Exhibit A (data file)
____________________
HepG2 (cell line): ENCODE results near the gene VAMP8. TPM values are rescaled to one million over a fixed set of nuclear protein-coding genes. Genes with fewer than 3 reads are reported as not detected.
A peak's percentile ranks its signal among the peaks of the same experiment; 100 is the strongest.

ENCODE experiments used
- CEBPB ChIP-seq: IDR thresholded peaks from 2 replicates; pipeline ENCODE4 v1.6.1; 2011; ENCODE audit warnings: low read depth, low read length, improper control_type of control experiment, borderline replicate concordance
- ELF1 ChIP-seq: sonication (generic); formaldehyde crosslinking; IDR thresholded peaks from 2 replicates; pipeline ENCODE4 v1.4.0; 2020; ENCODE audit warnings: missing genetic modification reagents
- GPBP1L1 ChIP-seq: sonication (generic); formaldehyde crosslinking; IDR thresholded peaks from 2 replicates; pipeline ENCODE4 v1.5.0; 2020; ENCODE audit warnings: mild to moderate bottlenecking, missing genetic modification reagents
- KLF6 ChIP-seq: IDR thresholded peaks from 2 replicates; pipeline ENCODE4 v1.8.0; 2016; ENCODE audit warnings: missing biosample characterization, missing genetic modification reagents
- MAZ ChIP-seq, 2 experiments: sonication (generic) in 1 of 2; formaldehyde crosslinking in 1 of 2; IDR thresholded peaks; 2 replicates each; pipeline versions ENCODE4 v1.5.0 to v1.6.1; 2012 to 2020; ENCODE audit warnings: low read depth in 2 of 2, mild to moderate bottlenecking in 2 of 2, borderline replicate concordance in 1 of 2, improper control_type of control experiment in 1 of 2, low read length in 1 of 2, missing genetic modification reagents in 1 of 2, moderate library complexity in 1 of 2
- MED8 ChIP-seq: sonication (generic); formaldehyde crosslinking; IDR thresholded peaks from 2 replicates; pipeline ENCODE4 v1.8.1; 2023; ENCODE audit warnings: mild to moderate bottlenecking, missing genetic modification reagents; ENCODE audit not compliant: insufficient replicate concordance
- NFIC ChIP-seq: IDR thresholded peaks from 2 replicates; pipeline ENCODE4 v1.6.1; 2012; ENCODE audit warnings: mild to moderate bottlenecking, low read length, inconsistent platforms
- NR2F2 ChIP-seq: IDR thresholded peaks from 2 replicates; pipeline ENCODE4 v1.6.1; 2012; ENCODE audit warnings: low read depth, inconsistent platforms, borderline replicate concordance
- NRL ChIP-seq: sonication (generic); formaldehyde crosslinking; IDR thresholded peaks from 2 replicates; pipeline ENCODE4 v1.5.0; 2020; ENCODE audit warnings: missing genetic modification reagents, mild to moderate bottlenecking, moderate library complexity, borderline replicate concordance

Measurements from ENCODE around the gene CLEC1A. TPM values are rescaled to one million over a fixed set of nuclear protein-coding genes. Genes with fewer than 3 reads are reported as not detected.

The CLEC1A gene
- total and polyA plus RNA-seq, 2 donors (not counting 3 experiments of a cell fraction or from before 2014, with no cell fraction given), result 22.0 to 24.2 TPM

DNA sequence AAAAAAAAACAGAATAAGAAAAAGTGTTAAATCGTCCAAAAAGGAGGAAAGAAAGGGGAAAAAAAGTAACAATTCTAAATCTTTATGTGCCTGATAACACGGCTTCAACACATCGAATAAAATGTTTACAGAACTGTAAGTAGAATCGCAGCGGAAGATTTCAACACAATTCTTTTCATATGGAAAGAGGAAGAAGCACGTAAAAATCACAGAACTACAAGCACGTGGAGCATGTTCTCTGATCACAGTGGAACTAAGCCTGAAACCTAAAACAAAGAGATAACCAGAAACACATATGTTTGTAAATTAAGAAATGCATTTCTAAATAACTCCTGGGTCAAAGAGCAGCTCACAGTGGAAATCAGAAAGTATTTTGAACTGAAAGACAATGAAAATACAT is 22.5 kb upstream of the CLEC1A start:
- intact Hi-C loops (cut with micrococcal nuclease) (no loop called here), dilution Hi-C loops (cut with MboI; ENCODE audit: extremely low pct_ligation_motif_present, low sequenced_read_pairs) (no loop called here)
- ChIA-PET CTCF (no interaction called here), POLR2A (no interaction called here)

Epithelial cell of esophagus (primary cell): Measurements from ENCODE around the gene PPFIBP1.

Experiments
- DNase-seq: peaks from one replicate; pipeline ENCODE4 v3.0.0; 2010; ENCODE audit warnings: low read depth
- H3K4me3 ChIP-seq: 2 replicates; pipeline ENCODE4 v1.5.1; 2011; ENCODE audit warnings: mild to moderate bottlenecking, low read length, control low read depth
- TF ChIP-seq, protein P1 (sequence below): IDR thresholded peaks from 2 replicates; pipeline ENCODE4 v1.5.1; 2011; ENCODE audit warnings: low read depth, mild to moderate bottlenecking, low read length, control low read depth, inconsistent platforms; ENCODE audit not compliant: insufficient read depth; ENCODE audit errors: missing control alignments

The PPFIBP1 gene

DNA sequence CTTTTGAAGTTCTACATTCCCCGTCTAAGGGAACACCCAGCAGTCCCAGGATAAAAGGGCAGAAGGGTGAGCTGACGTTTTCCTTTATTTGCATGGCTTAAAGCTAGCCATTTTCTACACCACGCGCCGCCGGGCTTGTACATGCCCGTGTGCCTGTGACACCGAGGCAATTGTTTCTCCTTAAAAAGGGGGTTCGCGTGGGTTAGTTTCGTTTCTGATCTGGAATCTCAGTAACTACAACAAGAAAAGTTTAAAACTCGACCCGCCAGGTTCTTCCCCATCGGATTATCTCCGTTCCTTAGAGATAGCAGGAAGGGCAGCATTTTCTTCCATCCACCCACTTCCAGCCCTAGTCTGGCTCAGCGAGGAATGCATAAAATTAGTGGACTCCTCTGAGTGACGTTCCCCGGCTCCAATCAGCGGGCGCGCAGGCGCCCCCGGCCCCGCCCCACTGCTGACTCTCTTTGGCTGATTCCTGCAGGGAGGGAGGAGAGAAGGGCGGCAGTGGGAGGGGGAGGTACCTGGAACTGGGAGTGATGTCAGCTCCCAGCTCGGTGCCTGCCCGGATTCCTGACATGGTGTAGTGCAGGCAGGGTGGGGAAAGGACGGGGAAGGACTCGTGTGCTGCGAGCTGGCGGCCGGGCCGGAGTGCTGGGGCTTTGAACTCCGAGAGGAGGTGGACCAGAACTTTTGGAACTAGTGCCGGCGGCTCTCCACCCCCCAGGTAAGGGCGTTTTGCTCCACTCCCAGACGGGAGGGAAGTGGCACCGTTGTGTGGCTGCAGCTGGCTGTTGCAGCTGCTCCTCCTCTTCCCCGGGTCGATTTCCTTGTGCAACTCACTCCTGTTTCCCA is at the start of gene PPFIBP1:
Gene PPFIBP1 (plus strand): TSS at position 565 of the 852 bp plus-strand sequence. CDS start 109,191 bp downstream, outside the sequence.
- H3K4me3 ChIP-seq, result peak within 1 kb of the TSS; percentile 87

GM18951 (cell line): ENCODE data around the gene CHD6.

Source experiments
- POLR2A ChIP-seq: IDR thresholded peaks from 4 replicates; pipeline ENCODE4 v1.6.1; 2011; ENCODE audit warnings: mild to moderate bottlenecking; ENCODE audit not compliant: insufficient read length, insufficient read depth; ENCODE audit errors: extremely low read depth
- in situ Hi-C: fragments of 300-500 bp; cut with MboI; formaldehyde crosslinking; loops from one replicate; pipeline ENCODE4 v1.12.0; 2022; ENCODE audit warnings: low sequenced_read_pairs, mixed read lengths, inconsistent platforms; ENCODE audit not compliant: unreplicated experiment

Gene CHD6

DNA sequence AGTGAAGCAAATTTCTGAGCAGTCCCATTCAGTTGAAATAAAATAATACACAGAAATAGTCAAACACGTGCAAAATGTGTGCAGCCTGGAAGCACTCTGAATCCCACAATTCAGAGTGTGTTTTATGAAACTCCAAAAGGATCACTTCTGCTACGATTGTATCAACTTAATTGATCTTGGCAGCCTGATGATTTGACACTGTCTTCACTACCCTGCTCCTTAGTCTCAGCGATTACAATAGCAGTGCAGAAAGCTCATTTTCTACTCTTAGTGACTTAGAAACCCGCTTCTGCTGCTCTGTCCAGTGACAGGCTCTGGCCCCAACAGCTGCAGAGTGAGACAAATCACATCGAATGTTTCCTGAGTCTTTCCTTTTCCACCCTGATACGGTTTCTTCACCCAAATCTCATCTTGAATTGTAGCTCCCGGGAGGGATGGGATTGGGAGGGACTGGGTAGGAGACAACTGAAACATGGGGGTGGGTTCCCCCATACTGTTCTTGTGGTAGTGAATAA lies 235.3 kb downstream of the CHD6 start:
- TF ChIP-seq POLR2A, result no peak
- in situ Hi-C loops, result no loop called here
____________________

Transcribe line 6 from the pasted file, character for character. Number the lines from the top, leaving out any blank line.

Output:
- GPBP1L1 ChIP-seq: sonication (generic); formaldehyde crosslinking; IDR thresholded peaks from 2 replicates; pipeline ENCODE4 v1.5.0; 2020; ENCODE audit warnings: mild to moderate bottlenecking, missing genetic modification reagents